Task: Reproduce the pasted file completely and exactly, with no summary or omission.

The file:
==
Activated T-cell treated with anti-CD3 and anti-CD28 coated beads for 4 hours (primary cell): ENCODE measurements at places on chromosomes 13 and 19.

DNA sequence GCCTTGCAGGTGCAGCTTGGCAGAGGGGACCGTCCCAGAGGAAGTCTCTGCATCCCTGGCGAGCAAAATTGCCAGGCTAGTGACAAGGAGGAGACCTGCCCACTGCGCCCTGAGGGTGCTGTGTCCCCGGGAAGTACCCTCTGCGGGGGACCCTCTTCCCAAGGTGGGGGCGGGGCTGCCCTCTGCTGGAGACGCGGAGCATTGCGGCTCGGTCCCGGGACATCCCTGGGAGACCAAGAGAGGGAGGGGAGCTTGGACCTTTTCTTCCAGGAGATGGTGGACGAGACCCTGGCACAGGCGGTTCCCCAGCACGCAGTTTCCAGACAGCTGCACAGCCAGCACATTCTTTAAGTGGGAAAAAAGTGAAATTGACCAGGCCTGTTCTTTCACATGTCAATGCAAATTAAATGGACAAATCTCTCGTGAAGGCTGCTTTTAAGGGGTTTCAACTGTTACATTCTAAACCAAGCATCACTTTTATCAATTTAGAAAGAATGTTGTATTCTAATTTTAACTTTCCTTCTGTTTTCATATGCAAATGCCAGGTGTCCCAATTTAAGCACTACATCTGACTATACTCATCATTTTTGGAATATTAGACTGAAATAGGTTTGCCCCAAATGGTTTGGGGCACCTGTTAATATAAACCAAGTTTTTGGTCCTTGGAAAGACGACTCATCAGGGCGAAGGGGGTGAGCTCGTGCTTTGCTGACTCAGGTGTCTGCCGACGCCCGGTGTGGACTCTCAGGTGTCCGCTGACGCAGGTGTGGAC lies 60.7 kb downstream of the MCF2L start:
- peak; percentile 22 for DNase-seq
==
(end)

Activated T-cell treated with anti-CD3 and anti-CD28 coated beads for 4 hours (primary cell): ENCODE measurements at places on chromosomes 13 and 19.

DNA sequence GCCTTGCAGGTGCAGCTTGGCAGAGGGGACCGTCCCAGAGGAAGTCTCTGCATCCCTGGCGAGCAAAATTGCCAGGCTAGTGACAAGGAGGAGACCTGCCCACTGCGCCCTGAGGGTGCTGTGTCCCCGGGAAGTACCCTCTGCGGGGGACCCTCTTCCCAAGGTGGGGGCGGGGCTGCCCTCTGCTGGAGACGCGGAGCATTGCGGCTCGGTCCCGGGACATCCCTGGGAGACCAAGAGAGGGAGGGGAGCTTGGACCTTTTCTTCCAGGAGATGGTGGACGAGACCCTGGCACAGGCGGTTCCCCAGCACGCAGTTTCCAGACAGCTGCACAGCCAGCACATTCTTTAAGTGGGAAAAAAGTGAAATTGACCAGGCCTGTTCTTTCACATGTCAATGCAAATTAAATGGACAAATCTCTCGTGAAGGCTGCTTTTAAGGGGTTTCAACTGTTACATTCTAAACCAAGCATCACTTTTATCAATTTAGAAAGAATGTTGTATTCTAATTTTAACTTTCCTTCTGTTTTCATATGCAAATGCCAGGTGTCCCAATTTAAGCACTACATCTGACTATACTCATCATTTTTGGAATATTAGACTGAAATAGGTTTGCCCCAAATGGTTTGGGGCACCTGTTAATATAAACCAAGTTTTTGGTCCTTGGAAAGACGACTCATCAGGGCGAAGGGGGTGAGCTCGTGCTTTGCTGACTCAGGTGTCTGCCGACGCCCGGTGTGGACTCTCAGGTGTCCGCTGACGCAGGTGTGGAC lies 60.7 kb downstream of the MCF2L start:
- peak; percentile 22 for DNase-seq